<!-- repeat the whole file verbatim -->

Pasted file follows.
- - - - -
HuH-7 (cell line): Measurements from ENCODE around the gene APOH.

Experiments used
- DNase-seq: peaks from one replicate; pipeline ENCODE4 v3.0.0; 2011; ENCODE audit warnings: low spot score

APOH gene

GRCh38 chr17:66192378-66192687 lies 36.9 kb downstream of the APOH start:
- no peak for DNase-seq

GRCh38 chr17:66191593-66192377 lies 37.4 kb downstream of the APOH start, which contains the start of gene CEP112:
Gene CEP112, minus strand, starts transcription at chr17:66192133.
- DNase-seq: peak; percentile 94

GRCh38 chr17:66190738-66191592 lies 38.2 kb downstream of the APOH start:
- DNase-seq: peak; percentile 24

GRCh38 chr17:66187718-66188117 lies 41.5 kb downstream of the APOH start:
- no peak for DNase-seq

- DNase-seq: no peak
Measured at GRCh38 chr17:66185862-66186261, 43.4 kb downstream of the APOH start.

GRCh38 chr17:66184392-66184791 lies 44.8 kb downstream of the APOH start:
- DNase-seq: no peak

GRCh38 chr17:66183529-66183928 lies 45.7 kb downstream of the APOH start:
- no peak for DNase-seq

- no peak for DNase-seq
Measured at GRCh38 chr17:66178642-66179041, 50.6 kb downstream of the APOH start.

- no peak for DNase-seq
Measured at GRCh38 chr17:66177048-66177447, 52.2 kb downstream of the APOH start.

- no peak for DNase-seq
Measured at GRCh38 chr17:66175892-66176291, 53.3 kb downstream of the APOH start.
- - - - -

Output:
HuH-7 (cell line): Measurements from ENCODE around the gene APOH.

Experiments used
- DNase-seq: peaks from one replicate; pipeline ENCODE4 v3.0.0; 2011; ENCODE audit warnings: low spot score

APOH gene

GRCh38 chr17:66192378-66192687 lies 36.9 kb downstream of the APOH start:
- no peak for DNase-seq

GRCh38 chr17:66191593-66192377 lies 37.4 kb downstream of the APOH start, which contains the start of gene CEP112:
Gene CEP112, minus strand, starts transcription at chr17:66192133.
- DNase-seq: peak; percentile 94

GRCh38 chr17:66190738-66191592 lies 38.2 kb downstream of the APOH start:
- DNase-seq: peak; percentile 24

GRCh38 chr17:66187718-66188117 lies 41.5 kb downstream of the APOH start:
- no peak for DNase-seq

- DNase-seq: no peak
Measured at GRCh38 chr17:66185862-66186261, 43.4 kb downstream of the APOH start.

GRCh38 chr17:66184392-66184791 lies 44.8 kb downstream of the APOH start:
- DNase-seq: no peak

GRCh38 chr17:66183529-66183928 lies 45.7 kb downstream of the APOH start:
- no peak for DNase-seq

- no peak for DNase-seq
Measured at GRCh38 chr17:66178642-66179041, 50.6 kb downstream of the APOH start.

- no peak for DNase-seq
Measured at GRCh38 chr17:66177048-66177447, 52.2 kb downstream of the APOH start.

- no peak for DNase-seq
Measured at GRCh38 chr17:66175892-66176291, 53.3 kb downstream of the APOH start.